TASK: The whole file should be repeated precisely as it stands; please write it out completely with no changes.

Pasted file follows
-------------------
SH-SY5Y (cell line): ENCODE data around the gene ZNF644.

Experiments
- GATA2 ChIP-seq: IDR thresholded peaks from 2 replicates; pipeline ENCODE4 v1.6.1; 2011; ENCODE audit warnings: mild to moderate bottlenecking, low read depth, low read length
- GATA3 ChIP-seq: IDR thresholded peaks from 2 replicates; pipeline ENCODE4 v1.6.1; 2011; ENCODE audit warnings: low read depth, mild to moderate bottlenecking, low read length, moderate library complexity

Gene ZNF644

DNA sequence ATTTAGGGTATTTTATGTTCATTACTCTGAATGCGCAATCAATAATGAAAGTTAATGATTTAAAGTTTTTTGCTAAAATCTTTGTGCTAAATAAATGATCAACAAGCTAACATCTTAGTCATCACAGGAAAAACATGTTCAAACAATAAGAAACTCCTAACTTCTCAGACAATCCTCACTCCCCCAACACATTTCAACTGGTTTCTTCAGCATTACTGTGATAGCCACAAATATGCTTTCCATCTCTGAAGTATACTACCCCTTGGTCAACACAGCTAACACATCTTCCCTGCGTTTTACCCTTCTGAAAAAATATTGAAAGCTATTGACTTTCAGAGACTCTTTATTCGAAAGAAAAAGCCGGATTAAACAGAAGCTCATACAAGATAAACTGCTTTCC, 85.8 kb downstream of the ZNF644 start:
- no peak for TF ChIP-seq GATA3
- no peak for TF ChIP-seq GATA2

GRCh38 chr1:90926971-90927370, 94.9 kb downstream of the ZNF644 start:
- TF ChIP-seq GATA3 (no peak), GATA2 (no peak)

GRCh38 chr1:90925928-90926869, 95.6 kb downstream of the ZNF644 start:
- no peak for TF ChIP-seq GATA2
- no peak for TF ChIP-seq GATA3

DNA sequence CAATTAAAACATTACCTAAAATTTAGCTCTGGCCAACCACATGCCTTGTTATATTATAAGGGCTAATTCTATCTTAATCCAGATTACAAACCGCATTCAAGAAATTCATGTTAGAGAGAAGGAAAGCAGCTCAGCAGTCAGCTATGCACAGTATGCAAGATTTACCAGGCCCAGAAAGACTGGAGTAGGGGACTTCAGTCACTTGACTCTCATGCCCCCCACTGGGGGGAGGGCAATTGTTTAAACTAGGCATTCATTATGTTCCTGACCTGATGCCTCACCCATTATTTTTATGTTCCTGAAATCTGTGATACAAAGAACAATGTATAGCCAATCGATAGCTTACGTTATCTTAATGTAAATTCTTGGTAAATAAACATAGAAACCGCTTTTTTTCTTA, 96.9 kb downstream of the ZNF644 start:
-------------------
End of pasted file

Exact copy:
SH-SY5Y (cell line): ENCODE data around the gene ZNF644.

Experiments
- GATA2 ChIP-seq: IDR thresholded peaks from 2 replicates; pipeline ENCODE4 v1.6.1; 2011; ENCODE audit warnings: mild to moderate bottlenecking, low read depth, low read length
- GATA3 ChIP-seq: IDR thresholded peaks from 2 replicates; pipeline ENCODE4 v1.6.1; 2011; ENCODE audit warnings: low read depth, mild to moderate bottlenecking, low read length, moderate library complexity

Gene ZNF644

DNA sequence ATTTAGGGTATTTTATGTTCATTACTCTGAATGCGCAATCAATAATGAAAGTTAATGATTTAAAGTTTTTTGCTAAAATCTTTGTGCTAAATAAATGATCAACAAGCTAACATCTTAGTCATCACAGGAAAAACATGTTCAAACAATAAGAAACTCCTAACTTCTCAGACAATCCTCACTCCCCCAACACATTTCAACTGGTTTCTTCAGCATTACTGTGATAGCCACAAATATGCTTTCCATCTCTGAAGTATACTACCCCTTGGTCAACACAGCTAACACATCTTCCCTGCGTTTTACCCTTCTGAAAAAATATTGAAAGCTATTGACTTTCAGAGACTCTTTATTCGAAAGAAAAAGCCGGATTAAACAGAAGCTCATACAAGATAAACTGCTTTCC, 85.8 kb downstream of the ZNF644 start:
- no peak for TF ChIP-seq GATA3
- no peak for TF ChIP-seq GATA2

GRCh38 chr1:90926971-90927370, 94.9 kb downstream of the ZNF644 start:
- TF ChIP-seq GATA3 (no peak), GATA2 (no peak)

GRCh38 chr1:90925928-90926869, 95.6 kb downstream of the ZNF644 start:
- no peak for TF ChIP-seq GATA2
- no peak for TF ChIP-seq GATA3

DNA sequence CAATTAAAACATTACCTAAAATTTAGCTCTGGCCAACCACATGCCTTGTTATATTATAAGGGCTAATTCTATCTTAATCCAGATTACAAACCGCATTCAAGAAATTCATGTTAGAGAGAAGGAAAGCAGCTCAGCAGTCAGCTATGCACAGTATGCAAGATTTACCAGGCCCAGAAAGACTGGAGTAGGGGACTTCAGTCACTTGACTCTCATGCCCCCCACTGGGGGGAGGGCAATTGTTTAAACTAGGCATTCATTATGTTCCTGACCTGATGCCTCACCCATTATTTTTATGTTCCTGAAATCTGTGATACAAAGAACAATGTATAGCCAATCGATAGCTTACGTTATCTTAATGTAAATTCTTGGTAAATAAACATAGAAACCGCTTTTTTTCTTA, 96.9 kb downstream of the ZNF644 start: